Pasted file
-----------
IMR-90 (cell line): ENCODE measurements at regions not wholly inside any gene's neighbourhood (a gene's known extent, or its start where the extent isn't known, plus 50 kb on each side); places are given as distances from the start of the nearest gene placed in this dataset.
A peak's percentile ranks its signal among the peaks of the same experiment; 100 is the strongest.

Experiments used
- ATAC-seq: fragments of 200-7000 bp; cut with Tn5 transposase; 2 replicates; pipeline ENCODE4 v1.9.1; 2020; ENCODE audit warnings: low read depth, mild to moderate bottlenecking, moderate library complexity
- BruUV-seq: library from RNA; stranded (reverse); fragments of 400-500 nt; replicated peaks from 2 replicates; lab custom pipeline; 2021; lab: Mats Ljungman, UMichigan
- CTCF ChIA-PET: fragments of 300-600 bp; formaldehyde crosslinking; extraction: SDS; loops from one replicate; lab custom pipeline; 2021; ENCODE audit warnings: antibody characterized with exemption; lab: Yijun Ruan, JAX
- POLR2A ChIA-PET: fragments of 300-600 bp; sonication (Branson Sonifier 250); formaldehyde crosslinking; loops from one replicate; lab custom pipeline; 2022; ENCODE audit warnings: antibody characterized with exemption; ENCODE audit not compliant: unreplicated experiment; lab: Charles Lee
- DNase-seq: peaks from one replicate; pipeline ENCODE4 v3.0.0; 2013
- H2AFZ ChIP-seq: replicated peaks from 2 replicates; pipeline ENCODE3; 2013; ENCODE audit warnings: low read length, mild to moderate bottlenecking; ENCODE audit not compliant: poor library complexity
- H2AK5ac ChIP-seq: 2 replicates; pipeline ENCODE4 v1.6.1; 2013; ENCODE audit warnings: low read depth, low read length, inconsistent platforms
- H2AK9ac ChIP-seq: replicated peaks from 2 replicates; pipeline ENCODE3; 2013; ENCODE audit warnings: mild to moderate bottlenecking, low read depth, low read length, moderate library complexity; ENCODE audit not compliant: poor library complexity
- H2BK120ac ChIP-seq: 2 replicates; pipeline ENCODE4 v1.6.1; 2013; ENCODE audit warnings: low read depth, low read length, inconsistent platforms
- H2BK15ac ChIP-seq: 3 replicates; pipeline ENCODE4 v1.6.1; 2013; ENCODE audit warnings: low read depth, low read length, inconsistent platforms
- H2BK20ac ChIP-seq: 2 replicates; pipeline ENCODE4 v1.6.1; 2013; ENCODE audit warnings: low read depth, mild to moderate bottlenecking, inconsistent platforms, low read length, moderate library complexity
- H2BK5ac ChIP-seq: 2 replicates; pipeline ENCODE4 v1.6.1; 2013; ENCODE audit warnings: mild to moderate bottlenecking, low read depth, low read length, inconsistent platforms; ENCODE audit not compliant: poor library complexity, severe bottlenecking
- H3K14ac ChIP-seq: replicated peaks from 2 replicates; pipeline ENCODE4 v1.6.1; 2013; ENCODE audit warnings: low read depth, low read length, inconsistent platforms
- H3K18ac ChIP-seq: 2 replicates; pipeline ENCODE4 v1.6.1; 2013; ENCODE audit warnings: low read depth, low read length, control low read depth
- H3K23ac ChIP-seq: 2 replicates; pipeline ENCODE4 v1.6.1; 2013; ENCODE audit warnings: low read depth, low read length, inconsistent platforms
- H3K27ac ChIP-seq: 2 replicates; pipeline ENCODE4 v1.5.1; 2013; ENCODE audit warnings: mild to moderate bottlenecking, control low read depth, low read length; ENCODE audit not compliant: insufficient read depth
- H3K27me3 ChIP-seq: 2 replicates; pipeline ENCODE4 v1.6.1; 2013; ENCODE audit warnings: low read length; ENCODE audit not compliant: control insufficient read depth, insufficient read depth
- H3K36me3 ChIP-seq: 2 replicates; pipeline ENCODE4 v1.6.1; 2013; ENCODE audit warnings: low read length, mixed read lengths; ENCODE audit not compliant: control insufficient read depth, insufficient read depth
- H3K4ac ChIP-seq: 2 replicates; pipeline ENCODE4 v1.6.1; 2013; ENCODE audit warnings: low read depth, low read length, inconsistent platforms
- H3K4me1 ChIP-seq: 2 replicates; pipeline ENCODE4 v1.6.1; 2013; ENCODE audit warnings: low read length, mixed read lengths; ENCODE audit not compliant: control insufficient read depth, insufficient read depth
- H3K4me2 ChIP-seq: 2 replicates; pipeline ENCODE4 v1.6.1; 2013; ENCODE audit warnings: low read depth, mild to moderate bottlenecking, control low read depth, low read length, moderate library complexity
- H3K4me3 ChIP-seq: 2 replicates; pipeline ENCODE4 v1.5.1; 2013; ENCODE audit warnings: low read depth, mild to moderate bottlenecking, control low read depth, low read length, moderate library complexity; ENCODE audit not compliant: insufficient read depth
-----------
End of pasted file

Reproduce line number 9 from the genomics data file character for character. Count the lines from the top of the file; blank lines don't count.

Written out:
- H2AFZ ChIP-seq: replicated peaks from 2 replicates; pipeline ENCODE3; 2013; ENCODE audit warnings: low read length, mild to moderate bottlenecking; ENCODE audit not compliant: poor library complexity